Development of Functional Molecular Markers for the GA1 Locus
Corn Insects and Crop Genetics Research
2013 Annual Report
1a.Objectives (from AD-416):
It may be possible to use gametic incompatibility systems to prevent corn from being pollinated by unwanted pollen. We will test this hypothesis by development of corn varieties containing combinations of gametic incompatibility systems. The objectives of this agreement are to develop functional markers for all known alleles at the Ga1 locus and to design a robust phenotyping strategy that will allow development of the desired varieties.
1b.Approach (from AD-416):
The cooperator is engaged in map-based cloning of the Ga1 locus. Functional markers will be designed based on the sequences of the ga1, Ga1-S and Ga1-M alleles once these sequences are available. A phenotyping strategy containing positive and negative controls for the different gametic incompatibility loci will be developed and tested in our nursery this summer. This strategy involves pollinating plants to be phenotyped by pollen mixtures that have been characterized by pollination of a series of control plants.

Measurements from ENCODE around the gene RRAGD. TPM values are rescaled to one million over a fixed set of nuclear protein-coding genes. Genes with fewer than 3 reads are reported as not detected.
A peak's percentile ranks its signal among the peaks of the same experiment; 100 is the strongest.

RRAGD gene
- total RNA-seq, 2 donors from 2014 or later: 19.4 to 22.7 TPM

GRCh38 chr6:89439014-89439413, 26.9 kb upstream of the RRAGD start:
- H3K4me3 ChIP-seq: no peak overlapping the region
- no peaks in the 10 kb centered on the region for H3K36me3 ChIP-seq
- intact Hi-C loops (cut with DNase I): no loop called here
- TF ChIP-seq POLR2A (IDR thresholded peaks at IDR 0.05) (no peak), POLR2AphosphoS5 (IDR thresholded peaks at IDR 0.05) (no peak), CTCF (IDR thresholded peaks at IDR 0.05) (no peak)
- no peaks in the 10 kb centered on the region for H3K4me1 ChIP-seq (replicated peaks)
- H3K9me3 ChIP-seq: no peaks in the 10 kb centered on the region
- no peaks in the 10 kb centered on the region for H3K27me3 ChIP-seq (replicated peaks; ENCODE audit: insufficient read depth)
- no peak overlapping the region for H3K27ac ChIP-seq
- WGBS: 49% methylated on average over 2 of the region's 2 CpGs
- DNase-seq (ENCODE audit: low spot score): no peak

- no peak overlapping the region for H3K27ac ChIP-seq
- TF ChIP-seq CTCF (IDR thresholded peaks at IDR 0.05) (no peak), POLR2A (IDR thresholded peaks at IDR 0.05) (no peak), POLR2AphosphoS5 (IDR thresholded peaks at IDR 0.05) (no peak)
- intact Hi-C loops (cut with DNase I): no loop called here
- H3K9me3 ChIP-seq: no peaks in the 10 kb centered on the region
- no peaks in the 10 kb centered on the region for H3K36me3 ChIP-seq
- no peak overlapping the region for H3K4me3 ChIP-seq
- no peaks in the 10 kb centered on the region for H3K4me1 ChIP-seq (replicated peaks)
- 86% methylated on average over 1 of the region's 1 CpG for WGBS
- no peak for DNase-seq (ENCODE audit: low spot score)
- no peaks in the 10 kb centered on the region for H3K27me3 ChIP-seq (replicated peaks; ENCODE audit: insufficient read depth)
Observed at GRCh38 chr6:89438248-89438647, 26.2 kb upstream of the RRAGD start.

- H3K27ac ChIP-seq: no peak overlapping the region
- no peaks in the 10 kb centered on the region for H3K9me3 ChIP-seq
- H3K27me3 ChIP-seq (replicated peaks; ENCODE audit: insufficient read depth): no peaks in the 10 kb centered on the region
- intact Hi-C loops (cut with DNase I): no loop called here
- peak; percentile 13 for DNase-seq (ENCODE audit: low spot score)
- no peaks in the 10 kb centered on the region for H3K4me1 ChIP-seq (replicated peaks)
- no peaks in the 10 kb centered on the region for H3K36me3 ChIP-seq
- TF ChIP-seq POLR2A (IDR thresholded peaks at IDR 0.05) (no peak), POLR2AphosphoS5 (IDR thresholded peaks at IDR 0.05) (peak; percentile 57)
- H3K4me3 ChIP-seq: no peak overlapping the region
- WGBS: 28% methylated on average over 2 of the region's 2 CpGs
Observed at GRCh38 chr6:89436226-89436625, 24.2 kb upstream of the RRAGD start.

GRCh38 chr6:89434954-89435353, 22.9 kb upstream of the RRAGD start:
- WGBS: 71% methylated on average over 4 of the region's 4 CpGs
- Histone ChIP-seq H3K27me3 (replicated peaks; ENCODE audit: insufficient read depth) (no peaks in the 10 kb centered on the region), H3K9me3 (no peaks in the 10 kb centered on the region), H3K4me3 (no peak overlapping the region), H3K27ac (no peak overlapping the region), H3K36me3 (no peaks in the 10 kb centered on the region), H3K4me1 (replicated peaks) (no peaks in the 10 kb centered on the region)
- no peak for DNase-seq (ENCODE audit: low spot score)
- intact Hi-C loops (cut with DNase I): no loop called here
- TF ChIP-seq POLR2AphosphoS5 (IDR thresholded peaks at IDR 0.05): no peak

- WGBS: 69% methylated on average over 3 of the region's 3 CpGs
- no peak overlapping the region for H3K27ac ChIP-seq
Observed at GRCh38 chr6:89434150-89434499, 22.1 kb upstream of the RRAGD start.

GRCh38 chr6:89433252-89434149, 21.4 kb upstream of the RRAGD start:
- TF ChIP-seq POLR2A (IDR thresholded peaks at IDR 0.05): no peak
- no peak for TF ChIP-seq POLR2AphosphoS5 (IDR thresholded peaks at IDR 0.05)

Iowa State University (ISU) developed and tested a number of genetic markers that define the general location of the Ga1-s allele in a different genetic background. They switched mapping populations and are now working in the W22 public inbred background for all mapping and phenotyping. Switching genetic backgrounds makes pollinations simpler as all the mapping populations and positive and negative control lines are also in the W22 background so they all flower at about the same time in the nursery. This background also has some better agronomic qualities (e.g., less stalk lodging) that also make it more efficient to work within the nursery. Since ISU changed backgrounds, they needed to test that all the markers were polymorphic (different) in this new background and the markers could be used with a high throughput marker analysis technology (called HRM for High Resolution Melt). Thus, several months were spent optimizing marker design, testing each marker and optimizing parameters for the HRM technology to enable robust and efficient marker analysis. ISU performed a pilot mapping experiment in the greenhouse on a limited size BC1 (backcross) mapping population (ca. 300 plants) using the markers optimized for HRM. Several informative recombinants (i.e., plants with genetic crossovers within this region which help delimit the precise location of the Ga1-s allele) were identified and self-pollinated in the greenhouse. Progeny rows will be phenotyped in the winter nursery. A much larger BC1 mapping population is currently growing in the summer nursery in Ames, Iowa (ca. 3000 plants) and will be assayed for informative recombinant plants with the HRM-optimized markers. Lastly, several Bacterial Artificial Chromosome (BAC) clones containing large pieces of maize genomic DNA that comprise parts of the Ga1-s region have been sequenced. The sequences are being assembled in order to determine if this region of genomic maize DNA with the Ga1-s allele is markedly different than this region from a line (B73) with a normal ga1 allele that is available online from the maize genome sequence project.